August Sander


Photo: Stiftung Ann und Jürgen Wilde,  
Bayerische Staatsgemäldesammlungen, Pinakothek der Moderne, Munich 
© Die Photographische Sammlung/SK Stiftung Kultur –  
August Sander Archiv, Köln/VG Bild-Kunst Bonn 2020 



Pinakothek der Moderne | Kunst
Collection+ | Room 8


Please note: Due to the preparations for the exhibition “Au rendez-vous des amis”, the rooms in the area of classical modernism are gradually being closed. From 04.09. the rooms 1-15 are completely closed until 29.09.2020 and will be accessible again when the exhibition begins on 30.09.2020. From 21.09. until 28.09.2020, room 16 is closed in preparation for the collection presentation of new acquisitions by Hans Hoffmann. The exhibition "August Sander. Sardinia 1927" can be seen again from 22.09.2020. 

The Ann and Jürgen Wilde Foundation is showing a rare collection of vintage prints of photographs August Sander took during a trip to Italy in 1927. The show is a continuation of the long-running partnership between the Ann and Jürgen Wilde Foundation and the Collection of Photography and New Media at the Pinakothek der Moderne.  
August Sander (1876–1964) is one of the best-known photographers of the New Objectivity (Neue Sachlichkeit) and New Vision (Neues Sehen) movements of the 1920s and 1930s. His seminal portfolio of contemporary portraiture Menschen des 20. Jahrhunderts (People of the 20th Century) remains a landmark publication in the history of photography.
He published the photobook "Antlitz der Zeit" (Face of Our Time) in 1929 as a foretaste of "Menschen des 20. Jahrhunderts" and the monumental sociological panorama he had planned. But few people now know that just before this time, before he became more widely known as a methodical portraitist of social typologies of Weimar-era Germany, Sander undertook a trip to Italy in 1927 with his friend, the writer and Italophile Ludwig Mathar (1882–1958). In the previous year, 1926, Mathar had released a book of travel writing, "Primavera. Frühlingsfahrten ins unbekannte Italien", and another book was now in the planning, this time about the remote island of Sardinia. In spring of 1927, the writer and the photographer spent several weeks roaming the isle, which, at the time, was still very much off the beaten track, shrouded in southern mystery, and carried a whiff of the exotic. Travelling by train and in postal-service vans, Sander and Mathar started in the capital, Cagliari, in the south, and wound their way northwards. They visited historical sites – such as churches and Bronze-Age nuraghi specific to the island – as well as remote villages and towns. Through a local painter and friend, Filippo Figari, they came into closer contact with members of the rural population and were able to experience religious practices and customs at first hand.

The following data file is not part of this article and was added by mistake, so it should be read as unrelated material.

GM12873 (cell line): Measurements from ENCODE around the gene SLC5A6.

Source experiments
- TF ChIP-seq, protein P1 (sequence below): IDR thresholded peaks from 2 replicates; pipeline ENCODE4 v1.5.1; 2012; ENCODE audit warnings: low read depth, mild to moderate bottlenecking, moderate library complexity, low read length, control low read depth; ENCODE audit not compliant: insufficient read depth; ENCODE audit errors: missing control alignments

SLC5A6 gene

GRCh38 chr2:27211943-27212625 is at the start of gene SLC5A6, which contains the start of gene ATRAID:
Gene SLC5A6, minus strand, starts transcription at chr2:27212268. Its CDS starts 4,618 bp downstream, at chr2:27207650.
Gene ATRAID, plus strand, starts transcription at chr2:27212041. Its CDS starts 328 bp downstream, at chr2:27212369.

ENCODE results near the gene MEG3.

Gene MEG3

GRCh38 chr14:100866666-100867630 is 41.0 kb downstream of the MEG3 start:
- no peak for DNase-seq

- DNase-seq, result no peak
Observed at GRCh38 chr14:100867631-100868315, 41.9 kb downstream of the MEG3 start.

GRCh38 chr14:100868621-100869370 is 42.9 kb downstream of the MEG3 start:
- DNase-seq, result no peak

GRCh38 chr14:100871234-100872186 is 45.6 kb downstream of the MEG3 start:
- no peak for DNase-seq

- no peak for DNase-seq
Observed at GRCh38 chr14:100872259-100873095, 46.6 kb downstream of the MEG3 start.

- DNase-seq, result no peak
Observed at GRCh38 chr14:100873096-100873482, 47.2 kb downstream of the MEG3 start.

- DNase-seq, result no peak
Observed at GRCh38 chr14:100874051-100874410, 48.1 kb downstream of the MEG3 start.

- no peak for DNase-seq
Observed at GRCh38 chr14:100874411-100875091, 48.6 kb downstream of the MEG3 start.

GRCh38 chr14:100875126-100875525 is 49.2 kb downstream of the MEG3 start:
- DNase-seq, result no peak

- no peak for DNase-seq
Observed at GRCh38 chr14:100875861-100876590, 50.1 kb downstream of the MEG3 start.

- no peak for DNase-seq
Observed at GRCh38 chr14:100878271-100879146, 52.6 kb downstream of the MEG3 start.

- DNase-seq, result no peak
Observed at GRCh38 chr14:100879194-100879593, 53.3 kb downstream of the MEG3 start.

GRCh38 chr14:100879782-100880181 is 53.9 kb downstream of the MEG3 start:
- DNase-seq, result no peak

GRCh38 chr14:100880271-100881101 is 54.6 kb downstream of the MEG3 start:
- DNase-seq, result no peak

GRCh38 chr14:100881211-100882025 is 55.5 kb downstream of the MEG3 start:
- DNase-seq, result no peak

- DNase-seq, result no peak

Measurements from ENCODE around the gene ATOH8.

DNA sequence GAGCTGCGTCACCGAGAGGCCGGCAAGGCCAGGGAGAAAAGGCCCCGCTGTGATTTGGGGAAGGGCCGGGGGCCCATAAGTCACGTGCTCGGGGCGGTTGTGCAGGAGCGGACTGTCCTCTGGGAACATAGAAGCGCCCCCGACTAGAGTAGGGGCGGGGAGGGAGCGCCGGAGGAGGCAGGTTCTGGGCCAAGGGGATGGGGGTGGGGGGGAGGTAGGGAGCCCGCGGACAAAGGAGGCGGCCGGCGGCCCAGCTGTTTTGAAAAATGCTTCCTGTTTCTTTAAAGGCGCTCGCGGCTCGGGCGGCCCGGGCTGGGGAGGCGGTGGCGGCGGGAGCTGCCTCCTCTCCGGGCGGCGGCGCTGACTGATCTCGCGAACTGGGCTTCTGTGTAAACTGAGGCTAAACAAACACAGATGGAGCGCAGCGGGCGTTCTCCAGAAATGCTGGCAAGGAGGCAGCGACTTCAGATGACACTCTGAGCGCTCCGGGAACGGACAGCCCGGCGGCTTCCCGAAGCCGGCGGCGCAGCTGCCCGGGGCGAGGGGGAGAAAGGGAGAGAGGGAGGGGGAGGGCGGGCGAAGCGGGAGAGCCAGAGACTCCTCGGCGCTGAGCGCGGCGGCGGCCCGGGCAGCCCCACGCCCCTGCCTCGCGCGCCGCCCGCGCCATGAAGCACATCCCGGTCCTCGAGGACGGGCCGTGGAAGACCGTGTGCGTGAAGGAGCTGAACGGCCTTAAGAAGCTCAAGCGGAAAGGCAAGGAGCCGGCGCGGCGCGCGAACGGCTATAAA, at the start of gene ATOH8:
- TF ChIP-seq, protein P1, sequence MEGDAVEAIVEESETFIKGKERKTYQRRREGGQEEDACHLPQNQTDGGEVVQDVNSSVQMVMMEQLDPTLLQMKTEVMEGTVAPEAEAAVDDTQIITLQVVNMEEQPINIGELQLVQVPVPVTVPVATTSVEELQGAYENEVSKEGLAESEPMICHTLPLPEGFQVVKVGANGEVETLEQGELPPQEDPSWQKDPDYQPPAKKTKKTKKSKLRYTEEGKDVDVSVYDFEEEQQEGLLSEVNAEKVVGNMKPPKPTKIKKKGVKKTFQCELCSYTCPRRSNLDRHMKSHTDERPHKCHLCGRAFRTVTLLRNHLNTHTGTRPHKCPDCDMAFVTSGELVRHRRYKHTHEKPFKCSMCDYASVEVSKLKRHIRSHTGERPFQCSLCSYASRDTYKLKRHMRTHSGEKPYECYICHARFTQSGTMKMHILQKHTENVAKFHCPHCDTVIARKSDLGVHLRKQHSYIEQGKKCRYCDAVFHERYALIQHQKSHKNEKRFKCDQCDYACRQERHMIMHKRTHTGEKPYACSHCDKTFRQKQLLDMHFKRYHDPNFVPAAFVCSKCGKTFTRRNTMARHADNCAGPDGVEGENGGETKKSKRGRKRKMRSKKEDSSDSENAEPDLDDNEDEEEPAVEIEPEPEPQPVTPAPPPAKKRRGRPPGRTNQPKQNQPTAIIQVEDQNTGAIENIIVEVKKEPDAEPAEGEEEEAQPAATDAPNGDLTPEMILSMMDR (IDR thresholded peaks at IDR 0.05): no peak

Under the title Collection+, the Bayerische Staatsgemäldesammlungene (Bavarian State Painting Collections) in the Pinakothek der Moderne will be presenting studio exhibitions within the context of the collection. Presentations of new acquisitions, loans and artist rooms reveal the laborious work involved in gathering, maintaining and researching the collections, shining a light on the scholarly investigations into them and their contemporary relevance.